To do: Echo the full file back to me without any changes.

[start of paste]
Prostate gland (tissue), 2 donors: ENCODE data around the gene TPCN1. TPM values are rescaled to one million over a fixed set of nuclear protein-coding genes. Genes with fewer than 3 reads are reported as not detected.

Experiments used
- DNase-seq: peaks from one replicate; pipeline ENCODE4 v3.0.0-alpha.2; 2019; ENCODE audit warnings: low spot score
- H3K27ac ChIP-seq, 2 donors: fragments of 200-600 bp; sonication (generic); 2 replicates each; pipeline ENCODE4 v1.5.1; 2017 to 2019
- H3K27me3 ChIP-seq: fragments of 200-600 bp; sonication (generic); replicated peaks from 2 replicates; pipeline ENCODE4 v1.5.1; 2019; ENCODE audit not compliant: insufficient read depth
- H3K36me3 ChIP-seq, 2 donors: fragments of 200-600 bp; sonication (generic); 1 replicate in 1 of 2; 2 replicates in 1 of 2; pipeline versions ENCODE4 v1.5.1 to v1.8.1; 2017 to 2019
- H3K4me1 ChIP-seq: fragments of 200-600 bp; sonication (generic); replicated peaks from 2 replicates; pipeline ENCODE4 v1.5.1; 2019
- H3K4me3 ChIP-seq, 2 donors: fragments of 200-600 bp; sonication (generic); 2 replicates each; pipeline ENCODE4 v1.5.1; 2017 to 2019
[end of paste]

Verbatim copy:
Prostate gland (tissue), 2 donors: ENCODE data around the gene TPCN1. TPM values are rescaled to one million over a fixed set of nuclear protein-coding genes. Genes with fewer than 3 reads are reported as not detected.

Experiments used
- DNase-seq: peaks from one replicate; pipeline ENCODE4 v3.0.0-alpha.2; 2019; ENCODE audit warnings: low spot score
- H3K27ac ChIP-seq, 2 donors: fragments of 200-600 bp; sonication (generic); 2 replicates each; pipeline ENCODE4 v1.5.1; 2017 to 2019
- H3K27me3 ChIP-seq: fragments of 200-600 bp; sonication (generic); replicated peaks from 2 replicates; pipeline ENCODE4 v1.5.1; 2019; ENCODE audit not compliant: insufficient read depth
- H3K36me3 ChIP-seq, 2 donors: fragments of 200-600 bp; sonication (generic); 1 replicate in 1 of 2; 2 replicates in 1 of 2; pipeline versions ENCODE4 v1.5.1 to v1.8.1; 2017 to 2019
- H3K4me1 ChIP-seq: fragments of 200-600 bp; sonication (generic); replicated peaks from 2 replicates; pipeline ENCODE4 v1.5.1; 2019
- H3K4me3 ChIP-seq, 2 donors: fragments of 200-600 bp; sonication (generic); 2 replicates each; pipeline ENCODE4 v1.5.1; 2017 to 2019